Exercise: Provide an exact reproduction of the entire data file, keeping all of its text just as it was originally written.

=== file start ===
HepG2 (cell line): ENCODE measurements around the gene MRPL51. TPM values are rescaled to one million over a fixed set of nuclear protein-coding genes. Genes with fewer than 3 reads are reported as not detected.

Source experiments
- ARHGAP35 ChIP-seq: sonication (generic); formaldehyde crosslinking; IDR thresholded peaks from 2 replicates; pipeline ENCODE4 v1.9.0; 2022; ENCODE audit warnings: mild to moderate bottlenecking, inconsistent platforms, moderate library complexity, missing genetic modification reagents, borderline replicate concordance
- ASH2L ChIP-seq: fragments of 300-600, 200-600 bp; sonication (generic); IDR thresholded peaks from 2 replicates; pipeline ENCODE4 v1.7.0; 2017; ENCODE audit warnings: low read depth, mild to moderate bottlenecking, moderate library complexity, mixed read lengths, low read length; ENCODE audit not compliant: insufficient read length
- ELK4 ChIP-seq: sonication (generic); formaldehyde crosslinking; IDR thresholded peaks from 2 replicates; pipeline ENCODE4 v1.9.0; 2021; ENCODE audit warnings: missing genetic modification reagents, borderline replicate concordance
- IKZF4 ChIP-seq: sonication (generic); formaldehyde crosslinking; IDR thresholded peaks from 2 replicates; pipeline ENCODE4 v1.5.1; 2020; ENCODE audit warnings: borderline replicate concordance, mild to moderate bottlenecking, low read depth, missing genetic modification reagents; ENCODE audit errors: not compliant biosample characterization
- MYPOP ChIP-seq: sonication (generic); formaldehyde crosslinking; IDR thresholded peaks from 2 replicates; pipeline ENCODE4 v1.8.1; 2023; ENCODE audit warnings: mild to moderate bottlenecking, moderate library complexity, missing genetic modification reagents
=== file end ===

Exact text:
HepG2 (cell line): ENCODE measurements around the gene MRPL51. TPM values are rescaled to one million over a fixed set of nuclear protein-coding genes. Genes with fewer than 3 reads are reported as not detected.

Source experiments
- ARHGAP35 ChIP-seq: sonication (generic); formaldehyde crosslinking; IDR thresholded peaks from 2 replicates; pipeline ENCODE4 v1.9.0; 2022; ENCODE audit warnings: mild to moderate bottlenecking, inconsistent platforms, moderate library complexity, missing genetic modification reagents, borderline replicate concordance
- ASH2L ChIP-seq: fragments of 300-600, 200-600 bp; sonication (generic); IDR thresholded peaks from 2 replicates; pipeline ENCODE4 v1.7.0; 2017; ENCODE audit warnings: low read depth, mild to moderate bottlenecking, moderate library complexity, mixed read lengths, low read length; ENCODE audit not compliant: insufficient read length
- ELK4 ChIP-seq: sonication (generic); formaldehyde crosslinking; IDR thresholded peaks from 2 replicates; pipeline ENCODE4 v1.9.0; 2021; ENCODE audit warnings: missing genetic modification reagents, borderline replicate concordance
- IKZF4 ChIP-seq: sonication (generic); formaldehyde crosslinking; IDR thresholded peaks from 2 replicates; pipeline ENCODE4 v1.5.1; 2020; ENCODE audit warnings: borderline replicate concordance, mild to moderate bottlenecking, low read depth, missing genetic modification reagents; ENCODE audit errors: not compliant biosample characterization
- MYPOP ChIP-seq: sonication (generic); formaldehyde crosslinking; IDR thresholded peaks from 2 replicates; pipeline ENCODE4 v1.8.1; 2023; ENCODE audit warnings: mild to moderate bottlenecking, moderate library complexity, missing genetic modification reagents